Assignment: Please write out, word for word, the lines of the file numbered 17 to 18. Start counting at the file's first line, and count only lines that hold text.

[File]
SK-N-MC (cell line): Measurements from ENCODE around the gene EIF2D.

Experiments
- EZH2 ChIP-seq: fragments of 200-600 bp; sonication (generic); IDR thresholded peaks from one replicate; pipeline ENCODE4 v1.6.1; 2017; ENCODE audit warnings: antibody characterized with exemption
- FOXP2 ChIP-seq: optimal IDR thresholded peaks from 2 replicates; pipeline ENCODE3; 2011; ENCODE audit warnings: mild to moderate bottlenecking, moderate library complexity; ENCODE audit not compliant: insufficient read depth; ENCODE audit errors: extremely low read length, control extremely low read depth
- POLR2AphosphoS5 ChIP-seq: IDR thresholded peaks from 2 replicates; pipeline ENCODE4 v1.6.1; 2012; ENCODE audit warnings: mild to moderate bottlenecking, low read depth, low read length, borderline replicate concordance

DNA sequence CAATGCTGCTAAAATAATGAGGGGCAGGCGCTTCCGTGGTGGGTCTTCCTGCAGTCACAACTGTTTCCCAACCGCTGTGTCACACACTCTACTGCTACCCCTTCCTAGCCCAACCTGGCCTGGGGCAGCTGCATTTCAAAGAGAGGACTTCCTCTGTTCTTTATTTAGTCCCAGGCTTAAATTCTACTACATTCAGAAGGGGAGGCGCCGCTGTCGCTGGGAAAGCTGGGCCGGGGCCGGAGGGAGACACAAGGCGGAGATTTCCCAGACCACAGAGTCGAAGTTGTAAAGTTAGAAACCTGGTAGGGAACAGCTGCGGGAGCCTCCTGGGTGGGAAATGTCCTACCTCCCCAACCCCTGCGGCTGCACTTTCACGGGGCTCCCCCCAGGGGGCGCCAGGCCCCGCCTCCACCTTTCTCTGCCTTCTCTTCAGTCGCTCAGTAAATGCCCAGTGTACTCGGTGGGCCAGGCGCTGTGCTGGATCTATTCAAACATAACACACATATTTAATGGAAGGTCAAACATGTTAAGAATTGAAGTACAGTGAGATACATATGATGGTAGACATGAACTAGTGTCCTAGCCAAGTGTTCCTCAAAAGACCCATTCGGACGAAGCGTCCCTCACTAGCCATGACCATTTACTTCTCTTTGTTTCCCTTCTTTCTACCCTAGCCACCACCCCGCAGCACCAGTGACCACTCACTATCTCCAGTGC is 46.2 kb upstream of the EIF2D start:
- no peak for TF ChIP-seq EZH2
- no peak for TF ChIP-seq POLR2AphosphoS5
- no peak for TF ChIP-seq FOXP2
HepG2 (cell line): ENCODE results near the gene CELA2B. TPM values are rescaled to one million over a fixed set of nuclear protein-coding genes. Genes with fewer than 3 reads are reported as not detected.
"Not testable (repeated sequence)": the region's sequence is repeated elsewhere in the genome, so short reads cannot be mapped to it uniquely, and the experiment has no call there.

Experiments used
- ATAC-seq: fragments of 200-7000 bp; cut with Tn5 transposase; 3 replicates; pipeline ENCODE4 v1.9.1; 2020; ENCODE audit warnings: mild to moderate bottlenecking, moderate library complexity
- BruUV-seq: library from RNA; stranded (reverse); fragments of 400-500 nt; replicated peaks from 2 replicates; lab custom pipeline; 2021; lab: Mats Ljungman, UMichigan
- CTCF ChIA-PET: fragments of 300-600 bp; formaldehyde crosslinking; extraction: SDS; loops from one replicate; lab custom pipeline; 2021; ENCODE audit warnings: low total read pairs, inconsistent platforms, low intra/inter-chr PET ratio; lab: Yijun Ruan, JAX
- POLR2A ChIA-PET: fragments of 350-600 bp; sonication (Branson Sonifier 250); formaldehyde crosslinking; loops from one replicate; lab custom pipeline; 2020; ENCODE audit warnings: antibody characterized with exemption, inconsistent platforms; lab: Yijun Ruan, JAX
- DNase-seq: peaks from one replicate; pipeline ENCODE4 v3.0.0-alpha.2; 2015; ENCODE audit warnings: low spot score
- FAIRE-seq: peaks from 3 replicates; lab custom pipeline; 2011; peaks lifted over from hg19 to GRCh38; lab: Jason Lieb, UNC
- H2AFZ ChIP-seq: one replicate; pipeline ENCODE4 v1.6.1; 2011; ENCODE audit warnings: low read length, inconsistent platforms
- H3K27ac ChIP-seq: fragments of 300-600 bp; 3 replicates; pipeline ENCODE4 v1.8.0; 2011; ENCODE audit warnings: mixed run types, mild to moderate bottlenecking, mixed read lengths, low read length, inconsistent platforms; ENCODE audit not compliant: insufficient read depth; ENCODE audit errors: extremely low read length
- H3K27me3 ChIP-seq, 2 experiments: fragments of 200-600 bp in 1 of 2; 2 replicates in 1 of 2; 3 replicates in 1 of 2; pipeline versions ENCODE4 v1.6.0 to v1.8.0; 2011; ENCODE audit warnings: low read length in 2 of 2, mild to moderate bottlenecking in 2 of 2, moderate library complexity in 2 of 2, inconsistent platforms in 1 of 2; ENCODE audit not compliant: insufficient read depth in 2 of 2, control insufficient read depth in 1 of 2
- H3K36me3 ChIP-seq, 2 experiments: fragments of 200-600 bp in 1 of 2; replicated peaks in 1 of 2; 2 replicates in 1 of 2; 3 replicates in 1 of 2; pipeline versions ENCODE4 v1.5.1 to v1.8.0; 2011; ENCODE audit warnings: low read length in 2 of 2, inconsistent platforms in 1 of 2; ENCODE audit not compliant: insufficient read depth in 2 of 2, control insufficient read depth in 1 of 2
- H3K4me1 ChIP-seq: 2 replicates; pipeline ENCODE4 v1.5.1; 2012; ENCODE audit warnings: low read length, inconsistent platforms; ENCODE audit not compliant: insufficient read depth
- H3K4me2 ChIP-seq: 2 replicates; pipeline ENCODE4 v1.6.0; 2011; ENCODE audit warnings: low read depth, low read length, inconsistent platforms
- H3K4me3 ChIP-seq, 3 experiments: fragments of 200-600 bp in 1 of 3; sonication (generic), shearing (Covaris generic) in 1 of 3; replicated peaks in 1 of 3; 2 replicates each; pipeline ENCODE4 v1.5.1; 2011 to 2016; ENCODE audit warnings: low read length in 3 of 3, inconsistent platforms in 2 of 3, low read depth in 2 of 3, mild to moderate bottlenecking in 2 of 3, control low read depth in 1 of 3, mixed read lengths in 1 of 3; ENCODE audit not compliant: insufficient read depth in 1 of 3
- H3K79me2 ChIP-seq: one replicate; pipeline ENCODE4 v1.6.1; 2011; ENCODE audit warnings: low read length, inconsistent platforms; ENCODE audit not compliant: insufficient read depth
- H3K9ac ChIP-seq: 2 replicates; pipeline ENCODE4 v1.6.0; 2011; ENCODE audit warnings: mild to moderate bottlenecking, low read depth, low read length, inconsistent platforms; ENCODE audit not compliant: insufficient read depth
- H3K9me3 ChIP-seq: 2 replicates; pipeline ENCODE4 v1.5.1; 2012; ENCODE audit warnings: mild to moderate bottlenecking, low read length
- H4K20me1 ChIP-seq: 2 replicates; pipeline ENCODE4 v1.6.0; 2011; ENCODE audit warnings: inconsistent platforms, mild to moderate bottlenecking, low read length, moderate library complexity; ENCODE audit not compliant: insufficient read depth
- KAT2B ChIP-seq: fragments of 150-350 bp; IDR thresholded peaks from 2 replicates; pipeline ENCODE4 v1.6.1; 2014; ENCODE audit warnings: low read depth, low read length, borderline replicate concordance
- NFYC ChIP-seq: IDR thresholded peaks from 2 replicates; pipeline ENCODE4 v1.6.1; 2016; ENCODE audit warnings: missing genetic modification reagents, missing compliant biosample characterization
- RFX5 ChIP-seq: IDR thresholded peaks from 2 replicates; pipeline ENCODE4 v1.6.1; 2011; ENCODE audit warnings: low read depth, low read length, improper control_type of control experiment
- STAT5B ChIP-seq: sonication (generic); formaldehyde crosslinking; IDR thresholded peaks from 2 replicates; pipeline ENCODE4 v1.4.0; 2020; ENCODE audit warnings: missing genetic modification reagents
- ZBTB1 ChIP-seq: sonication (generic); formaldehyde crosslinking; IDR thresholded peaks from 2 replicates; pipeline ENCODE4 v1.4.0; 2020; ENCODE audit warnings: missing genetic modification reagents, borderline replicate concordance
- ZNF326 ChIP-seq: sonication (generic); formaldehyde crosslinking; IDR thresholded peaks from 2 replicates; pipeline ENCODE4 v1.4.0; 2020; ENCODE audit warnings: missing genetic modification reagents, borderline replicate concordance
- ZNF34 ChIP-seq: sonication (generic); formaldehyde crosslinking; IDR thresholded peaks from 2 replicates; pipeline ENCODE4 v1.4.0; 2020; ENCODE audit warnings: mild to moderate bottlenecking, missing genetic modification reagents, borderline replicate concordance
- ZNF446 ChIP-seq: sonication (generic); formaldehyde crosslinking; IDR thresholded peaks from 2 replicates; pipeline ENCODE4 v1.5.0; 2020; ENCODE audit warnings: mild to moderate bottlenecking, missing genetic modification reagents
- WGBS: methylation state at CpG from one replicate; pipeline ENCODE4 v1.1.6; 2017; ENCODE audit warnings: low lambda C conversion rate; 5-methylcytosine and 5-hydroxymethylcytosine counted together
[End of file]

- DNase-seq: peaks from one replicate; pipeline ENCODE4 v3.0.0-alpha.2; 2015; ENCODE audit warnings: low spot score
- FAIRE-seq: peaks from 3 replicates; lab custom pipeline; 2011; peaks lifted over from hg19 to GRCh38; lab: Jason Lieb, UNC